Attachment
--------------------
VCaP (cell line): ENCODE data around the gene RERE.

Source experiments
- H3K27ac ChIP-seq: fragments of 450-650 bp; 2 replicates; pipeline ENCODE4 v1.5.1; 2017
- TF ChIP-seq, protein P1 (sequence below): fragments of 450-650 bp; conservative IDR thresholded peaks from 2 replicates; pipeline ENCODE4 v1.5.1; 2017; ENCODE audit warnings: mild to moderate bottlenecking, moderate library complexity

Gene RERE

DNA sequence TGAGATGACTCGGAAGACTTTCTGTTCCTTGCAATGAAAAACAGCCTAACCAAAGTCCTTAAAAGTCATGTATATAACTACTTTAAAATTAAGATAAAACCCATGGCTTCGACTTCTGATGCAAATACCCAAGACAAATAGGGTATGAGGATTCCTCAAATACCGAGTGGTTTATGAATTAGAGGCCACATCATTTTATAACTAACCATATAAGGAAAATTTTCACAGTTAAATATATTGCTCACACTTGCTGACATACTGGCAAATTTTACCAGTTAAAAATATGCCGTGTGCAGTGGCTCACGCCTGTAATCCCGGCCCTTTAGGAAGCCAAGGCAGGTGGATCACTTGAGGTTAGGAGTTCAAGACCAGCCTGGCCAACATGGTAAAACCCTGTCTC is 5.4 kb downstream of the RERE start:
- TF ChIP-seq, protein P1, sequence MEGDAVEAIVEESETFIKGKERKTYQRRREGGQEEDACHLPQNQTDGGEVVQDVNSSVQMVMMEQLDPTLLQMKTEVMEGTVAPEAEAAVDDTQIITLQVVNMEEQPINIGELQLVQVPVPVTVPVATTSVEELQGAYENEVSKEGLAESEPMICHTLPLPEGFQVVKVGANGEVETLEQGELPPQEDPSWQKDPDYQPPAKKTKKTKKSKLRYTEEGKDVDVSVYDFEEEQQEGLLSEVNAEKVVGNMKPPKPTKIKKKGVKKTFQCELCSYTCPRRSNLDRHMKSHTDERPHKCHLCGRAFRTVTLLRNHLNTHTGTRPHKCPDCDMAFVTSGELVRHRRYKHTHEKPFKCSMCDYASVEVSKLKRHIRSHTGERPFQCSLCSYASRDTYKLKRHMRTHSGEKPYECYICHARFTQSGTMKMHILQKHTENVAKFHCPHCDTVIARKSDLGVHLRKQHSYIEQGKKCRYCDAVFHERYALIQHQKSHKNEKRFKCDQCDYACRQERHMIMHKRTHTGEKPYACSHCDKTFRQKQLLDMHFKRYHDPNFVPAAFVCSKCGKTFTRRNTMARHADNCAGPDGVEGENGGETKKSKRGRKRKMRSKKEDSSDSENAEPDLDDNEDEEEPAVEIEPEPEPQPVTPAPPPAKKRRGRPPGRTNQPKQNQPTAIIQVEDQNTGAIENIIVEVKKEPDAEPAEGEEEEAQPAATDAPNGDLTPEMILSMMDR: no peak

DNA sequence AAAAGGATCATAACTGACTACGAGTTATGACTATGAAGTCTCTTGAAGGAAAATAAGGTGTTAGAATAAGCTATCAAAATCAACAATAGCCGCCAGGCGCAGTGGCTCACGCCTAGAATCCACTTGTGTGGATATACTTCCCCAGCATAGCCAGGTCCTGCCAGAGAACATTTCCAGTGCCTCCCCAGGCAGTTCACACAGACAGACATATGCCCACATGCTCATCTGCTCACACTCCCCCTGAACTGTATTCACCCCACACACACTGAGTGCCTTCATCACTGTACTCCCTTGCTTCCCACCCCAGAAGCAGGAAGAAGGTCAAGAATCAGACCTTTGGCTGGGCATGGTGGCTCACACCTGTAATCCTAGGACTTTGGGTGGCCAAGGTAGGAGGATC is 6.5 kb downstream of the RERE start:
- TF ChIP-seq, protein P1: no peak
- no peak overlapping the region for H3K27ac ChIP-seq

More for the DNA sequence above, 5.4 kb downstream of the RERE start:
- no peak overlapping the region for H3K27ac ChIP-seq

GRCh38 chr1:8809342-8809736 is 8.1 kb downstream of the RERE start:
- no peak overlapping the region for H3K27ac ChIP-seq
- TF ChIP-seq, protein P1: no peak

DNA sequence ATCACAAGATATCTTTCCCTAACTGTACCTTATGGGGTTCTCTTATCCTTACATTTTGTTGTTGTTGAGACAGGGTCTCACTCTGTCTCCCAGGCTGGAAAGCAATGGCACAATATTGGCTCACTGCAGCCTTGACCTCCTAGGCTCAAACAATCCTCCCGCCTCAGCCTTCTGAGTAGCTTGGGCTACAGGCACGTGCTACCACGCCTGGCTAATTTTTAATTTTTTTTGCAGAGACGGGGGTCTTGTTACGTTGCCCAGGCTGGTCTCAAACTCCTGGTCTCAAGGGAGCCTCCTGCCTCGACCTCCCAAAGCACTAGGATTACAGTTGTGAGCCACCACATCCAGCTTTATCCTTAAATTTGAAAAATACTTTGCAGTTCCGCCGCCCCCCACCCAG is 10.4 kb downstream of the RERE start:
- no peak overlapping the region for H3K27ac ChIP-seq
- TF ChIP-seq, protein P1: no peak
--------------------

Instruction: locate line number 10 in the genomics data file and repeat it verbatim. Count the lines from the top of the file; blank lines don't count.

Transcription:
- no peak overlapping the region for H3K27ac ChIP-seq